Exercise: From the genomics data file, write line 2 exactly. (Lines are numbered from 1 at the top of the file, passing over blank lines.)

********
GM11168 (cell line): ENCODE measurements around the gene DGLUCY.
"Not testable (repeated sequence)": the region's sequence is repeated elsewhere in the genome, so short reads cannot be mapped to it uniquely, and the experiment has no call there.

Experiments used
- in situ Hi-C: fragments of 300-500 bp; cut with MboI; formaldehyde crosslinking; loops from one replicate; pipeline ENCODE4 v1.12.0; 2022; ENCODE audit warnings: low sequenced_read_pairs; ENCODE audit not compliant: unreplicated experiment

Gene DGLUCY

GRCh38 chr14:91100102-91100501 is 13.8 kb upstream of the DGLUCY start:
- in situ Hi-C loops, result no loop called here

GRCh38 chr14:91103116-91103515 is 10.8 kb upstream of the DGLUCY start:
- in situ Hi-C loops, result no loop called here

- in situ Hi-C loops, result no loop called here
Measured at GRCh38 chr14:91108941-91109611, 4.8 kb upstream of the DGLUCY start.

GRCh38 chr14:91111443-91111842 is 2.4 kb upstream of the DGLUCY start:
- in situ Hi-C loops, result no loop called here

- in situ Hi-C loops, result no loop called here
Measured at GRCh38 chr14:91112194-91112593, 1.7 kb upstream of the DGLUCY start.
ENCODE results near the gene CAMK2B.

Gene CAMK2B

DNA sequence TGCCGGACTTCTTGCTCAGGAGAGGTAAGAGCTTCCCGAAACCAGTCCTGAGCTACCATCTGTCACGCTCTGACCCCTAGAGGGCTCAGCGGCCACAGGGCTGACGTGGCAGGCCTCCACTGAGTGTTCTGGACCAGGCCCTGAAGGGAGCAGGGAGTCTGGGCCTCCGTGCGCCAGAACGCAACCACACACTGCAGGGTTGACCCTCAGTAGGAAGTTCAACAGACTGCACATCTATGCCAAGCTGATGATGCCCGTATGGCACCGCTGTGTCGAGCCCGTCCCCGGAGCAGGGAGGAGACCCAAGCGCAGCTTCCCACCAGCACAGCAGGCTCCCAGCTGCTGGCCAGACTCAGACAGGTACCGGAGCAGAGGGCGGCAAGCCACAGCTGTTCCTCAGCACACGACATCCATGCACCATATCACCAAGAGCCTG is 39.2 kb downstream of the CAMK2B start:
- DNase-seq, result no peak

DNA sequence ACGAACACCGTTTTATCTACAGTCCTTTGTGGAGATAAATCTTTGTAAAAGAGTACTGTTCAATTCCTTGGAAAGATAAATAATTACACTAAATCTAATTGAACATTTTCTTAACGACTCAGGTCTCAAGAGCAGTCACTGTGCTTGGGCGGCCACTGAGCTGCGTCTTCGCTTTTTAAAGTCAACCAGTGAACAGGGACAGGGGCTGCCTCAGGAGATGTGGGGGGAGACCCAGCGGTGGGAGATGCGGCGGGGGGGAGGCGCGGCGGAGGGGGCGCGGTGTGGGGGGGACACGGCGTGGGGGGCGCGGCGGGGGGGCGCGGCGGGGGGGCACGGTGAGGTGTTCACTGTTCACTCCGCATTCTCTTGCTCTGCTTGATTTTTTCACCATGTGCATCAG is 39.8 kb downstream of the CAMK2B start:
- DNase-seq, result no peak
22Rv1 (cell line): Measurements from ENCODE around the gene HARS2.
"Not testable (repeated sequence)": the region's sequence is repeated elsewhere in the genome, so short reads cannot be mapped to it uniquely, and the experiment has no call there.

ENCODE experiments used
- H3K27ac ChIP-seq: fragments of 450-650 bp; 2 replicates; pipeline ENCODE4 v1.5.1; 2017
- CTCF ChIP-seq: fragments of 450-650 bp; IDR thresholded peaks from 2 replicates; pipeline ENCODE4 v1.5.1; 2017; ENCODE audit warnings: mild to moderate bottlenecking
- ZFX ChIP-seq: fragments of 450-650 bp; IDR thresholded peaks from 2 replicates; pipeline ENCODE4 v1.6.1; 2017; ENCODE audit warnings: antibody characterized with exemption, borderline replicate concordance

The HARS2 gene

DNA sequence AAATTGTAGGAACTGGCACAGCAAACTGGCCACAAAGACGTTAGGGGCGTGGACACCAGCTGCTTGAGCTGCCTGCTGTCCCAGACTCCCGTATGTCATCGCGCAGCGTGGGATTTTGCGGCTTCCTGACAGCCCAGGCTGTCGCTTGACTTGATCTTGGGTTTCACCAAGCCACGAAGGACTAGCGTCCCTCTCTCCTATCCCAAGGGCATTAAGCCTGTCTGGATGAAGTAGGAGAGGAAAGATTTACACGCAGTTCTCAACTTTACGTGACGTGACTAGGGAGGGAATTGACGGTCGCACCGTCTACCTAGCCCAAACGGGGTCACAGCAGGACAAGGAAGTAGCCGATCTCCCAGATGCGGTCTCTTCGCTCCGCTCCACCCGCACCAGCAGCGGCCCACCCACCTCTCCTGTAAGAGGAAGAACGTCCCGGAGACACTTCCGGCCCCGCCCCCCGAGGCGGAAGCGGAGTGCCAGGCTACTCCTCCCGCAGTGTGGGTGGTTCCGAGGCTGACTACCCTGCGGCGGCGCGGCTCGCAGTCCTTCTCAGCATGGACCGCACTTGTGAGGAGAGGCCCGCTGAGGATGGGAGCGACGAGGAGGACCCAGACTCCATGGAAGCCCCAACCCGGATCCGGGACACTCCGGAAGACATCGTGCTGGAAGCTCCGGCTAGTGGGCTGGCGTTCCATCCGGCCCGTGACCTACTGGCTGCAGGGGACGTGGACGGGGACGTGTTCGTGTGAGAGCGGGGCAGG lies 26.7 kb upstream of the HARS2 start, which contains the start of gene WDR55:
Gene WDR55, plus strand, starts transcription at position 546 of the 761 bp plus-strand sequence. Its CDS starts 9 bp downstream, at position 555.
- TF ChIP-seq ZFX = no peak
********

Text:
"Not testable (repeated sequence)": the region's sequence is repeated elsewhere in the genome, so short reads cannot be mapped to it uniquely, and the experiment has no call there.